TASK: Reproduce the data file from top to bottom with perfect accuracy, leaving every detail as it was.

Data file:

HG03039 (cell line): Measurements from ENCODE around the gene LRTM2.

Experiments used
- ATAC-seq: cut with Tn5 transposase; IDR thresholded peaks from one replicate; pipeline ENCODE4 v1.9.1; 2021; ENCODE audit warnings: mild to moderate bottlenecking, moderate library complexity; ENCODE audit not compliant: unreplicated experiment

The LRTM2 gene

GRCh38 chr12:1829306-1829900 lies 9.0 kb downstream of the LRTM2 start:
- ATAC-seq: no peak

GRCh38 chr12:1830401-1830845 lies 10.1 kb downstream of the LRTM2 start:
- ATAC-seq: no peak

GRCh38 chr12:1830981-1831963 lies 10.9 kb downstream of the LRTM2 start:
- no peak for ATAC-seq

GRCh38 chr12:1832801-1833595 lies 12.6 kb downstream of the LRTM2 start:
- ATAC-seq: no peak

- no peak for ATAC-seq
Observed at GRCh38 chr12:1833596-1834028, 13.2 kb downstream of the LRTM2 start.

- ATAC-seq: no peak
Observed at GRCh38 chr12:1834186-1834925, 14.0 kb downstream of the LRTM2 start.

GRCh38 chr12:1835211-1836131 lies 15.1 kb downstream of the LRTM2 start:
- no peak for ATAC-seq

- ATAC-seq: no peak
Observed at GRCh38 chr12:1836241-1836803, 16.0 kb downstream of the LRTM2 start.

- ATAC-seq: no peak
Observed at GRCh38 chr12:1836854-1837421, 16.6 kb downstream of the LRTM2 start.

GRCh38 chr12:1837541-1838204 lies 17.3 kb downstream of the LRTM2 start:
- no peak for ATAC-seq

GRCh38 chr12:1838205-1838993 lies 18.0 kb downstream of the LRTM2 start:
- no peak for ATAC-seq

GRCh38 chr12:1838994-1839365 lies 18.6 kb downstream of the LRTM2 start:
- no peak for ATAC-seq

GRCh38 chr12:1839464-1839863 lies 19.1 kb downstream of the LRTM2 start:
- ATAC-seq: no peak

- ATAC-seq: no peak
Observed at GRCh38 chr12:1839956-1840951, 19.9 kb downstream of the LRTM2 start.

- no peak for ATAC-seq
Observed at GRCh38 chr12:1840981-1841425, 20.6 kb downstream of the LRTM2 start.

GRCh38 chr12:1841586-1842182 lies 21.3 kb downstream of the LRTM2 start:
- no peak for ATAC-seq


HG03039 (cell line): Measurements from ENCODE around the gene LRTM2.

Experiments used
- ATAC-seq: cut with Tn5 transposase; IDR thresholded peaks from one replicate; pipeline ENCODE4 v1.9.1; 2021; ENCODE audit warnings: mild to moderate bottlenecking, moderate library complexity; ENCODE audit not compliant: unreplicated experiment

The LRTM2 gene

GRCh38 chr12:1829306-1829900 lies 9.0 kb downstream of the LRTM2 start:
- ATAC-seq: no peak

GRCh38 chr12:1830401-1830845 lies 10.1 kb downstream of the LRTM2 start:
- ATAC-seq: no peak

GRCh38 chr12:1830981-1831963 lies 10.9 kb downstream of the LRTM2 start:
- no peak for ATAC-seq

GRCh38 chr12:1832801-1833595 lies 12.6 kb downstream of the LRTM2 start:
- ATAC-seq: no peak

- no peak for ATAC-seq
Observed at GRCh38 chr12:1833596-1834028, 13.2 kb downstream of the LRTM2 start.

- ATAC-seq: no peak
Observed at GRCh38 chr12:1834186-1834925, 14.0 kb downstream of the LRTM2 start.

GRCh38 chr12:1835211-1836131 lies 15.1 kb downstream of the LRTM2 start:
- no peak for ATAC-seq

- ATAC-seq: no peak
Observed at GRCh38 chr12:1836241-1836803, 16.0 kb downstream of the LRTM2 start.

- ATAC-seq: no peak
Observed at GRCh38 chr12:1836854-1837421, 16.6 kb downstream of the LRTM2 start.

GRCh38 chr12:1837541-1838204 lies 17.3 kb downstream of the LRTM2 start:
- no peak for ATAC-seq

GRCh38 chr12:1838205-1838993 lies 18.0 kb downstream of the LRTM2 start:
- no peak for ATAC-seq

GRCh38 chr12:1838994-1839365 lies 18.6 kb downstream of the LRTM2 start:
- no peak for ATAC-seq

GRCh38 chr12:1839464-1839863 lies 19.1 kb downstream of the LRTM2 start:
- ATAC-seq: no peak

- ATAC-seq: no peak
Observed at GRCh38 chr12:1839956-1840951, 19.9 kb downstream of the LRTM2 start.

- no peak for ATAC-seq
Observed at GRCh38 chr12:1840981-1841425, 20.6 kb downstream of the LRTM2 start.

GRCh38 chr12:1841586-1842182 lies 21.3 kb downstream of the LRTM2 start:
- no peak for ATAC-seq